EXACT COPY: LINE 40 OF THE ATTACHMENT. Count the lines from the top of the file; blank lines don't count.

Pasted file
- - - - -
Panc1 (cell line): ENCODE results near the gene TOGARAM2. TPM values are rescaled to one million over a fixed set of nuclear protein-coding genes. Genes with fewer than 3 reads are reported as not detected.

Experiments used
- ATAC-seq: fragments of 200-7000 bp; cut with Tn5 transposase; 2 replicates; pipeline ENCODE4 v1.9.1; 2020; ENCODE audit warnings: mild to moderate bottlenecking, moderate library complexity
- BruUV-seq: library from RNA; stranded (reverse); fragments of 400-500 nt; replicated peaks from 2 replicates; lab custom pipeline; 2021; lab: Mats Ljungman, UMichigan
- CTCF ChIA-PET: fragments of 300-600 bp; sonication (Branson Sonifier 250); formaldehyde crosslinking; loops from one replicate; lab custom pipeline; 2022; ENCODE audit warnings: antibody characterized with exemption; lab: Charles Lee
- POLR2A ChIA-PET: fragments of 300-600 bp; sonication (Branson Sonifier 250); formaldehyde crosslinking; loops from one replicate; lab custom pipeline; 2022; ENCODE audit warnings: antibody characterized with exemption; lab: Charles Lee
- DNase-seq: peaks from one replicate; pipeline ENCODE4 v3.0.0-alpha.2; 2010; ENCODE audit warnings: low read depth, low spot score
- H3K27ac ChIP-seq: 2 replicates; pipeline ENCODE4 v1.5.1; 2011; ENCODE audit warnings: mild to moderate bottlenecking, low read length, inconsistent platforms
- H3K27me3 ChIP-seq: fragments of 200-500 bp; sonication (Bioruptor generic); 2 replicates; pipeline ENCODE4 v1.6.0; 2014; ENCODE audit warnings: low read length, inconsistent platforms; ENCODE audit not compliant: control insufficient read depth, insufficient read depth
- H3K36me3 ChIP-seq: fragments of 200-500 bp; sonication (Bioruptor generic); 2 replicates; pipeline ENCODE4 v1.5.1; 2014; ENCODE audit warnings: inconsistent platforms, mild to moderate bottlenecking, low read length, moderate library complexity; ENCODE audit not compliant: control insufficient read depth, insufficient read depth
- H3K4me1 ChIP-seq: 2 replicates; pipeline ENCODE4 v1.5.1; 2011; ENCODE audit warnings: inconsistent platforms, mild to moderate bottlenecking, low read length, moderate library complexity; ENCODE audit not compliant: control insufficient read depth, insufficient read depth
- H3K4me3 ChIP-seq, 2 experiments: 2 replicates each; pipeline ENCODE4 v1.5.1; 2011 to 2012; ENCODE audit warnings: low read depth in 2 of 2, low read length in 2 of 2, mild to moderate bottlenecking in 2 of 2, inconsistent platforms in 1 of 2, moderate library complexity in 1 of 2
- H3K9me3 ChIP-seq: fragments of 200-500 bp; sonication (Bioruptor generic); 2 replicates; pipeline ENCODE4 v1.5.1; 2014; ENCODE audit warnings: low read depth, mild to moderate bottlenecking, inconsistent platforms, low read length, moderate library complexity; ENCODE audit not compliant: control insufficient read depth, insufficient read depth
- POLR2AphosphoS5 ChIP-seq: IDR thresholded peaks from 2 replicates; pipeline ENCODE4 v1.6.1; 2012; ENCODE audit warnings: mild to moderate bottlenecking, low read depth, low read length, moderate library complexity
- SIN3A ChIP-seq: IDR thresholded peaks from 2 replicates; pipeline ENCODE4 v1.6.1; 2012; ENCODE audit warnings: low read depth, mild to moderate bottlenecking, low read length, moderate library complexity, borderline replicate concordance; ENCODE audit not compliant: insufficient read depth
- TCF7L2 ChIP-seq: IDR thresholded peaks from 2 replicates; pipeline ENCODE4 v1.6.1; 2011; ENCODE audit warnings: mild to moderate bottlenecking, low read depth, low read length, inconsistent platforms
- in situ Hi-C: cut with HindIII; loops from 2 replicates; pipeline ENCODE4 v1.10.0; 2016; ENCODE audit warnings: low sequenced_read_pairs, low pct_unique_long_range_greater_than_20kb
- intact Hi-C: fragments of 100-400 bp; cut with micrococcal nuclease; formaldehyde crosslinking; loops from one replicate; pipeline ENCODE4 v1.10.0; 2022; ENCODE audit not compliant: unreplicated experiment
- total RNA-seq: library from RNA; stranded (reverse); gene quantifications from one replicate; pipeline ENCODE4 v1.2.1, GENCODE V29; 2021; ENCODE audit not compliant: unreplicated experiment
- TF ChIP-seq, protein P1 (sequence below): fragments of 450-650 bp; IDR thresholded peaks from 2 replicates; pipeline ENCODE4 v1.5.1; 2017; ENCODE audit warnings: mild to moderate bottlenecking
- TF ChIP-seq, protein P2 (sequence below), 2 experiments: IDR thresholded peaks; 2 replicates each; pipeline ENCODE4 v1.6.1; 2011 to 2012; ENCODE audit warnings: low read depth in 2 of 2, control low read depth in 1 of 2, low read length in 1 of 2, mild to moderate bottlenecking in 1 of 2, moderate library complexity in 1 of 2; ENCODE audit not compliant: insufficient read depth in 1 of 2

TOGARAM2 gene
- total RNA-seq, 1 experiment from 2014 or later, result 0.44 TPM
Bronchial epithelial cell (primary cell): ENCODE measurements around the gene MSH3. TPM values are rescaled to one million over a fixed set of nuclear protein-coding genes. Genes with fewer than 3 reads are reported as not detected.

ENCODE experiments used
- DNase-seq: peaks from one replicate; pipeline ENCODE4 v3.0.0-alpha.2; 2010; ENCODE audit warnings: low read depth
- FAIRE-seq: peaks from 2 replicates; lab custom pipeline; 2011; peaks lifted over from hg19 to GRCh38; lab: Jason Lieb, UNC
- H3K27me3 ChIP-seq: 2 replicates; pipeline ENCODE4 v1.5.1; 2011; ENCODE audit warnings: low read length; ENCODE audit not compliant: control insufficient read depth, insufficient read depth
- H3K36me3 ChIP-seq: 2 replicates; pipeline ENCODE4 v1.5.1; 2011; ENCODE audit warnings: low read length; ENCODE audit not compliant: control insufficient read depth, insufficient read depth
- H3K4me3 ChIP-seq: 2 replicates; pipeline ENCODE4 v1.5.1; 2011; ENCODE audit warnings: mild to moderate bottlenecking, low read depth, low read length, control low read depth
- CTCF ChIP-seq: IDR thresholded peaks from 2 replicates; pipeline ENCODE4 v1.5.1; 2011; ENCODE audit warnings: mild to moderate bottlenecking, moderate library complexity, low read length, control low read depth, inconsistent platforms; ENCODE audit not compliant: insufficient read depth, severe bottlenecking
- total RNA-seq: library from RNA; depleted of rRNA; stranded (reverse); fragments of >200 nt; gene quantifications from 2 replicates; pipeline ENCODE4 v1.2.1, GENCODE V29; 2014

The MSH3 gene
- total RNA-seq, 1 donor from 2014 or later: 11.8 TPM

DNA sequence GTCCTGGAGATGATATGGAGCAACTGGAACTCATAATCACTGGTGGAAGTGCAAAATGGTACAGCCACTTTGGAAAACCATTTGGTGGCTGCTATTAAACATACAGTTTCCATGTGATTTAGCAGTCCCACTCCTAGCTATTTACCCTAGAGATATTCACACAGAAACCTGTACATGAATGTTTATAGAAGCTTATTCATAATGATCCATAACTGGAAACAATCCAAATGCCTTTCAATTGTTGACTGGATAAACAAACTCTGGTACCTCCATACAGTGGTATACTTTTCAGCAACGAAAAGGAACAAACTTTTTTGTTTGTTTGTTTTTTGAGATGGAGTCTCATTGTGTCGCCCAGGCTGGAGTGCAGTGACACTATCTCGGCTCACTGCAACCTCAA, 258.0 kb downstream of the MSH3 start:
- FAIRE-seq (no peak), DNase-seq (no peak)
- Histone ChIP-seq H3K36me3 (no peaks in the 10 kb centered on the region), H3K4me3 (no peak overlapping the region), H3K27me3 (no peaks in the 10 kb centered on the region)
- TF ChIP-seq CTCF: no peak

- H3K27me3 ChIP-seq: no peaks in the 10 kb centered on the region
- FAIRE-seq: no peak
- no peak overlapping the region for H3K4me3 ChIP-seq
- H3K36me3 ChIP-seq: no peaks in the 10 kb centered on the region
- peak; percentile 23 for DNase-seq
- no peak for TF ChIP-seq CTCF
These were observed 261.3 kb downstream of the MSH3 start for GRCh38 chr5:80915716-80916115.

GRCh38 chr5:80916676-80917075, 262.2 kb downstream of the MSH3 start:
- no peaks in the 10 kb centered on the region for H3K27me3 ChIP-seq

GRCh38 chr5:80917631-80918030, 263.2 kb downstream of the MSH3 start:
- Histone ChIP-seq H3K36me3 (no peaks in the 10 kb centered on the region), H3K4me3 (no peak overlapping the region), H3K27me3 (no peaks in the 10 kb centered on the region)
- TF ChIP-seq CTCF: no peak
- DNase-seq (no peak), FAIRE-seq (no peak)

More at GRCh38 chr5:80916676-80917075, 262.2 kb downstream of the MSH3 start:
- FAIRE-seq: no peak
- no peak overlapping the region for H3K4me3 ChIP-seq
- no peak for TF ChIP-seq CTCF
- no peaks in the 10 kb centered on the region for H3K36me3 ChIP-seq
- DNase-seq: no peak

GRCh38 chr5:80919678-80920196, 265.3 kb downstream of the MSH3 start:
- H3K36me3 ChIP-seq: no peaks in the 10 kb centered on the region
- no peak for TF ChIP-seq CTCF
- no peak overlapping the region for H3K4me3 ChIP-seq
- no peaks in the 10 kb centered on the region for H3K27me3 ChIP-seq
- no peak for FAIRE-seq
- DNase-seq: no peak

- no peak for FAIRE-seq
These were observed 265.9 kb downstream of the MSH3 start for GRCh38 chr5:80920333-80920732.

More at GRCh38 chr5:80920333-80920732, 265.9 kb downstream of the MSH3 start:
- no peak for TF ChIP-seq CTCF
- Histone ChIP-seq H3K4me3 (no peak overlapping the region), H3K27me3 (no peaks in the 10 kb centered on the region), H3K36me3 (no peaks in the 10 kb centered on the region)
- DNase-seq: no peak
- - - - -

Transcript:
- FAIRE-seq: no peak